What Second Grade Looks Like in our Homeschool…Really

What Second grade looks like in our homeschool - a Classical and Charlotte Mason approach to early elementary

We just moved our second second-grader up to third grade. Since the experience of second grade is so fresh in my memory, I thought I would continue our Homeschool…Really Series with second grade before I go back and discuss the first grade.

I am writing this series with the intention of giving you an idea of how one homeschool does each grade. Our homeschool has many deficiencies, but it also has some great credits to its account. It amazes me how advanced my kids are in certain areas, though I am not sure what blind spots we are unaware of. Thus, I am not holding up our homeschool as any sort of exemplar of excellence. Rather this series is a “this is how we do it” series. (If you just got a song stuck in your head after reading that sentence, sorry, not sorry.)

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God’s Plan for Our Homeschool

In the past post where I talked about our homeschool kindergarten, I shared this passage of Scripture:

All the ways of a man are clean in his own sight,

But the LORD weighs the motives.

Commit your works to the LORD,

And your plans will be established…

The mind of man plans his way

But the LORD directs his steps.

Proverbs 16: 2-3, 9

However humbly I offer my “plans” for our homeschool each year, only God knows what is in store for that year. Only God can know the struggles we will meet. My responsibility is simply to commit my ways to Him and follow His leading.

I tend to believe the Lord’s ways to be simple. Not simple-minded – simple. Simple is what we strive for. We have no other choice most days. Our days are chaotic, but God has given this simple command – “Follow me.”

When is Second Grade?

In the previous article on kindergarten, I discussed at some length the baffling question: What is kindergarten? For this discussion of 2nd grade, I struggle to define – When is Second Grade?

I say this because, in our homeschool, we are not tied to age-grade placements. We have oddly placed birthdays that straddle at least two of my kids into various societal placements, which they buck on a regular basis. How this got into a horse riding metaphor, I am not quite sure. But if you know me, my metaphors tend to fall apart rather quickly.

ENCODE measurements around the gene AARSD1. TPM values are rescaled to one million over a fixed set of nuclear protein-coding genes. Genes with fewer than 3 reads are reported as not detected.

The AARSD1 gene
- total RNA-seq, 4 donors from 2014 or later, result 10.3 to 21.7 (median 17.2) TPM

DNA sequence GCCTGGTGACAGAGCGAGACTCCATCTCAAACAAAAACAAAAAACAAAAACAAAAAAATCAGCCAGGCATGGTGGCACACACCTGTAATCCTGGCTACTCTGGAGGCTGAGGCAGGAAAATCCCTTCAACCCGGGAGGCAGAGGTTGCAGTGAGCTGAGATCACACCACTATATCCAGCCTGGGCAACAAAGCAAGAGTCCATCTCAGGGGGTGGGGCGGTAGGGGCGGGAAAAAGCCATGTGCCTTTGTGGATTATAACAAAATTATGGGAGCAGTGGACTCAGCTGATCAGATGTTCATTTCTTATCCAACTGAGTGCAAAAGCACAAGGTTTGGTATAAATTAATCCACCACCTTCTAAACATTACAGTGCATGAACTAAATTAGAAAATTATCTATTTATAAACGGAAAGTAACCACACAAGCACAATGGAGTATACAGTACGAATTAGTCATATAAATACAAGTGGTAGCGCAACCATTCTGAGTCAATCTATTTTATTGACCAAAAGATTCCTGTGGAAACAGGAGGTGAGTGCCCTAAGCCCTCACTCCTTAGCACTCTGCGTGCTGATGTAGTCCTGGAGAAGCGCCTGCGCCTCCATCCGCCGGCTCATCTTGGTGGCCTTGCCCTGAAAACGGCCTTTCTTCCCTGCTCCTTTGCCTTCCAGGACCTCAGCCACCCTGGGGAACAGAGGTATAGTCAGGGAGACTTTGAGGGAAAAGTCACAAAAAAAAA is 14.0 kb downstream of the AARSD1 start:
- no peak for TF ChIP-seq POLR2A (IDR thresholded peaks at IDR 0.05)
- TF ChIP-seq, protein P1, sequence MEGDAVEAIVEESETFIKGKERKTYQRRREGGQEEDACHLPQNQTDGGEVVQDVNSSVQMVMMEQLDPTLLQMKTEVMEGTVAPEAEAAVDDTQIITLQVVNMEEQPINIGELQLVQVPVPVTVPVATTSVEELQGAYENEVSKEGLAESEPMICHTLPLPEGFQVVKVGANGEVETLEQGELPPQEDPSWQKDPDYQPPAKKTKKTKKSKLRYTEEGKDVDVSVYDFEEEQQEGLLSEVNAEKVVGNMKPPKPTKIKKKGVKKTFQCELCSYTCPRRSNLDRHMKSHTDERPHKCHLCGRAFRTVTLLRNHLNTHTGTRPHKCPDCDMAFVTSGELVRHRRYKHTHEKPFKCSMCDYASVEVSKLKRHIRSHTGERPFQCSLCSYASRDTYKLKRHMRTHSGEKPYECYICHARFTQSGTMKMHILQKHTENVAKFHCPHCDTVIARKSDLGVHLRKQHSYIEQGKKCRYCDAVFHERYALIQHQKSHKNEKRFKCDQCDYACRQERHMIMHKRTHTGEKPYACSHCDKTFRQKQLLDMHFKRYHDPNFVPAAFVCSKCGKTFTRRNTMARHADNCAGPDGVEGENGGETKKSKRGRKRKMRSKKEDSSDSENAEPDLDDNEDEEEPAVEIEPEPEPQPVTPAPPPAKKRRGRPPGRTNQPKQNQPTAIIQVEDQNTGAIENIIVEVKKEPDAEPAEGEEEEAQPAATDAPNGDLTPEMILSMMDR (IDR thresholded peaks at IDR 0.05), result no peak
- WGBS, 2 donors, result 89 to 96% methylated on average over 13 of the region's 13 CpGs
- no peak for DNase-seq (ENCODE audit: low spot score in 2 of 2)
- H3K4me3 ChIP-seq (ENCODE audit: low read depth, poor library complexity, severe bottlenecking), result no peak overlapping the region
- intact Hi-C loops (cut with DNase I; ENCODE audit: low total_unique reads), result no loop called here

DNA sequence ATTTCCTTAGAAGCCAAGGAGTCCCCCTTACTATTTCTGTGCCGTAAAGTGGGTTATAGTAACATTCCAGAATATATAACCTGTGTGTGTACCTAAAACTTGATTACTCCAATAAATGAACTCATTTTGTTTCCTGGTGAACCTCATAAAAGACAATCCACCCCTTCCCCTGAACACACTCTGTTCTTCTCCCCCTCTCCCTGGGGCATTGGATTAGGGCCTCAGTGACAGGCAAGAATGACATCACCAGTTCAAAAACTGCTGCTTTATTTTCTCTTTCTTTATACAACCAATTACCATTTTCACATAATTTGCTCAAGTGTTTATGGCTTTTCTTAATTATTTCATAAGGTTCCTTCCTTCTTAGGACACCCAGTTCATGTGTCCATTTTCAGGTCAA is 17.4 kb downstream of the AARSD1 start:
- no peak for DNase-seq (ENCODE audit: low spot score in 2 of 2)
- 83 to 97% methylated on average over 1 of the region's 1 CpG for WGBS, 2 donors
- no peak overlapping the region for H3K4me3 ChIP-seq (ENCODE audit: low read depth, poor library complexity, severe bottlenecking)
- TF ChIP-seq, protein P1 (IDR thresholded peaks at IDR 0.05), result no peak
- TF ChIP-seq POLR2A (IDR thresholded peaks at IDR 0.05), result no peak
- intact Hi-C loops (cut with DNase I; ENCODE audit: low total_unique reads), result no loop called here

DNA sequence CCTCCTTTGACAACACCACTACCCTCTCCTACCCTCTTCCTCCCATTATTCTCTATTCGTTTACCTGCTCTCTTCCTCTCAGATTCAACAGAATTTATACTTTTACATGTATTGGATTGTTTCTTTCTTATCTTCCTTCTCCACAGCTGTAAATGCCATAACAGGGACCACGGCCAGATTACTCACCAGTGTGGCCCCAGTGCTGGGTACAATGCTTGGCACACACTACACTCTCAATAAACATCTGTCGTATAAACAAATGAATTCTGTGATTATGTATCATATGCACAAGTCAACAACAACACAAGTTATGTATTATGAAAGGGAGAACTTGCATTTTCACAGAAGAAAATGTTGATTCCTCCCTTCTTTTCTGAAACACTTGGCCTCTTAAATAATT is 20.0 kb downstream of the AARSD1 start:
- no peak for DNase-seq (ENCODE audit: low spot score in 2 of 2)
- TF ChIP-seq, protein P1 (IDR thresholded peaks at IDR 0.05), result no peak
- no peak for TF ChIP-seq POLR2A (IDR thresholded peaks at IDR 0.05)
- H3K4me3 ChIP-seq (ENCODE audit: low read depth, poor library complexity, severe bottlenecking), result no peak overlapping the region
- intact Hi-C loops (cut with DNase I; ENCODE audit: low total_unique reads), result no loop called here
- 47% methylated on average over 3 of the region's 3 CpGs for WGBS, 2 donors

The simplest answer to the question of when is second grade is after first grade. Duh. But I am talking a bit more about age-grade placement here. Our first time through second grade, my student was seven years old when she started second grade. The second time through second grade my student was seven years old when she started second grade.

That seems to answer the question that in this house seven-year-olds are second graders. But it is going to get complicated with our third tour of third grade because my student will be 6 when he starts second grade. And only God knows what second grade will look like with our youngest.

So let’s say second grade is somewhere in the 6- to 7-year-old range and comes after successful completion of first grade.

Homeschool Second Grade

I have shared before we like a blend of Classical and Charlotte Mason schooling for our kids. From kindergarten through 6th grade, we use a blend of Classical Conversations and Ambleside Online reading lists to structure our year. We use Saxon Math, too – starting with Saxon 1. Additionally, we use All About Spelling for spelling in the elementary years.

Even as I write this, it seems as though we have constructed our factory of early elementary homeschooling. Once the student is firmly on the conveyor belt, she is just pulled along through the factory until she pops out in the upper elementary years.

However, each of my kids is completely and utterly different in their approaches to our homeschool process. So, we get all kinds of variety – even in the same building. What gives our second-grade year its distinguishing marks for each kid is the time spent reading aloud together. That is where the love of reading is (hopefully) fostered, where time spent discussing the “big ideas” of books builds relationships.